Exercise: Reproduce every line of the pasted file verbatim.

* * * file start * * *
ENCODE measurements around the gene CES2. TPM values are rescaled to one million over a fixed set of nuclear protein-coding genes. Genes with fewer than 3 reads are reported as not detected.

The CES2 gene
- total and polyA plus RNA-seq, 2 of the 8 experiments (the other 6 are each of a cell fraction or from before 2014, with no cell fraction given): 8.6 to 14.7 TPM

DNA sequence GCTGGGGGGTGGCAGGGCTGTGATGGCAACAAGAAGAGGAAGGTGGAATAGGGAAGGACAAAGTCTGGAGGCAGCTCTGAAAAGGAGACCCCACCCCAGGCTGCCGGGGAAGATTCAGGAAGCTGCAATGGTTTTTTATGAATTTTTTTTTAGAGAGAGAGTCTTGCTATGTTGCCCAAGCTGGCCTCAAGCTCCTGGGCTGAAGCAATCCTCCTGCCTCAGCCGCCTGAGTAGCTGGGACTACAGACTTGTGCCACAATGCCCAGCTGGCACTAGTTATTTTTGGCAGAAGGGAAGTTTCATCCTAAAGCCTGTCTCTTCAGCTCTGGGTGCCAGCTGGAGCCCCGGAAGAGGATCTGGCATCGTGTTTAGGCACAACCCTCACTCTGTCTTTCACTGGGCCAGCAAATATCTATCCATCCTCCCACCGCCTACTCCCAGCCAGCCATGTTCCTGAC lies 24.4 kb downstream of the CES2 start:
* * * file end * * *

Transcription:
ENCODE measurements around the gene CES2. TPM values are rescaled to one million over a fixed set of nuclear protein-coding genes. Genes with fewer than 3 reads are reported as not detected.

The CES2 gene
- total and polyA plus RNA-seq, 2 of the 8 experiments (the other 6 are each of a cell fraction or from before 2014, with no cell fraction given): 8.6 to 14.7 TPM

DNA sequence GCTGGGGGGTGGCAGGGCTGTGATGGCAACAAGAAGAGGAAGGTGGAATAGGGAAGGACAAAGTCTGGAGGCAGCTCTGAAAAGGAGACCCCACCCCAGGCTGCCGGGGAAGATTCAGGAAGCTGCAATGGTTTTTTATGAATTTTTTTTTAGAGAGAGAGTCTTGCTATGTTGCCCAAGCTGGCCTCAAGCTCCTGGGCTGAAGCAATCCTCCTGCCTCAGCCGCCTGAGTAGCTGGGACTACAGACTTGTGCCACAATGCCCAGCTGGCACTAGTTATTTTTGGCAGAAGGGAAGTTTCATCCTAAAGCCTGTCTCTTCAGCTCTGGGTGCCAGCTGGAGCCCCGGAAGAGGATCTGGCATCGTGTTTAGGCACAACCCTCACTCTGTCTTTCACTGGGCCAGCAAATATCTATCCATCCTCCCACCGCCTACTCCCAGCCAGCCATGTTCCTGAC lies 24.4 kb downstream of the CES2 start: